Delphi Corp.


Friday outlined cost-cutting measures, including job cuts, and lowered guidance as it struggled to cope with higher commodity costs.

The auto-parts company cut an additional 8,500 workers among other "aggressive cost-reduction actions."

"This is a reflection of the continued pressures from low global production volumes and commodity price increases in Q4, which are expected to have an even greater impact in the first part of 2005," the company said.

The Troy, Mich.-based company is now forecasting fourth-quarter revenue of $6.9 billion to $7 billion, approximately $200 million lower than its prior guidance. Delphi also forecast a net loss of $123 million to $143 million, on a GAAP basis, and a pro forma loss of $70 million to $90 million, excluding restructuring costs and other items.

Prior to the company's announcement, the consensus estimates were for revenue of $7.06 billion and net income of $50.3 million, according to Thomson First Call.

For full-year 2004, the company forecast a GAAP net loss of $57 million to $77 million and a pro forma loss of $118 million to $138 million, excluding items. Analysts were expecting a profit of almost $241 million.

Looking ahead to 2005, Delphi sees revenue of $28.5 billion to $29 billion and a net loss of $350 million on a GAAP basis, or $200 million on a pro forma basis, excluding items.

The consensus estimates are for revenue of $29.08 billion and net income of $292.4 million.

"We expect that the plans Delphi has in place will, over time, offset the majority of these headwinds; however, the combined forces of the near-term cost and revenue pressures will outpace our progress in the early part of 2005," the company said. "The environment is highly competitive, but we are resolute in our commitment to R&D and in delivering technology-rich, differentiating products as we continue to diversify our customer base."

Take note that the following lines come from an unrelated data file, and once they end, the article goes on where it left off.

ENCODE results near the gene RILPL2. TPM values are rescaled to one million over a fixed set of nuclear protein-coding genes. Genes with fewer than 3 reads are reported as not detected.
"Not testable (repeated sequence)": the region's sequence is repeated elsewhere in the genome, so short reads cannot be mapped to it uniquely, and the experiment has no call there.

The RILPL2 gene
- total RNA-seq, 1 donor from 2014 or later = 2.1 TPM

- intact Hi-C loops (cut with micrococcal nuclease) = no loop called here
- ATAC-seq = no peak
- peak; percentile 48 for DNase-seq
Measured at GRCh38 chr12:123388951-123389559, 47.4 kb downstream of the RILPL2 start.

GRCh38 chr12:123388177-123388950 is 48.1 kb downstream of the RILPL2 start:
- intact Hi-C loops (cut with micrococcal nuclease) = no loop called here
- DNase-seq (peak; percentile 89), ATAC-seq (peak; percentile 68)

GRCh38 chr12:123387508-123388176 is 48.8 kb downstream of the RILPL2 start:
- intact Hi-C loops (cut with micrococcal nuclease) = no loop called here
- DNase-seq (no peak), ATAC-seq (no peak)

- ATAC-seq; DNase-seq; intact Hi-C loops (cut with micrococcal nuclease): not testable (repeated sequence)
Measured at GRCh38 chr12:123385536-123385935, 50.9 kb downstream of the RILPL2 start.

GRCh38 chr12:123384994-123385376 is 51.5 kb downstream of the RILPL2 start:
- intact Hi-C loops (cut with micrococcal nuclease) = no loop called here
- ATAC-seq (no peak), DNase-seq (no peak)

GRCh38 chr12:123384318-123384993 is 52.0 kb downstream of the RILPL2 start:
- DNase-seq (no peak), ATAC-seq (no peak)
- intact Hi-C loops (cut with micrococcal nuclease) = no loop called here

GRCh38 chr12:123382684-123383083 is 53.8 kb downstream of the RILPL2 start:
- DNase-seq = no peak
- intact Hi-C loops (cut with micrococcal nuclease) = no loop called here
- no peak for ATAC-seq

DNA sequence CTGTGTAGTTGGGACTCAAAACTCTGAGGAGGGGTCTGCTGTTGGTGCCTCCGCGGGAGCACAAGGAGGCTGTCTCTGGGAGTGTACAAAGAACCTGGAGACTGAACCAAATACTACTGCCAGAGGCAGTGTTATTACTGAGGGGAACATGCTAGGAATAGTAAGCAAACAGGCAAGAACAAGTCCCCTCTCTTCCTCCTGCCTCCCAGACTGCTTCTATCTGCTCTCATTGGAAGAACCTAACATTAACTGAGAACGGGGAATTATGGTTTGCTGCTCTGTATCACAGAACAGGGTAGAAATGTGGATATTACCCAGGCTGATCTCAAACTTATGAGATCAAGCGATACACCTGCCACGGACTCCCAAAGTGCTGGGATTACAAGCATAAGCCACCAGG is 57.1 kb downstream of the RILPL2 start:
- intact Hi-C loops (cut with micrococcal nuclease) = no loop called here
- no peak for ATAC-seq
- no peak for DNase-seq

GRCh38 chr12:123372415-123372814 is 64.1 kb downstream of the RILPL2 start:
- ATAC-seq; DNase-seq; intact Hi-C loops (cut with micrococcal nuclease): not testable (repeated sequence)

Previously, Delphi said it anticipated total job reductions to be more than 6,000 through the end of 2004 and had also closed and consolidated plants.

In the third quarter, the company posted a net loss of $114 million, or 20 cents a share, on a GAAP basis, vs. a loss of $353 million, or 63 cents a share, in the year-ago period. Excluding restructuring costs and other items, the company lost $66 million, or 12 cents a share. Revenue inched up to $6.65 billion, from $6.56 billion a year ago. The consensus estimate of analysts was for a loss of 12 cents a share on revenue of $6.61 billion.

Shares added 11 cents, or 1.3%, to $8.75 in premarket trading.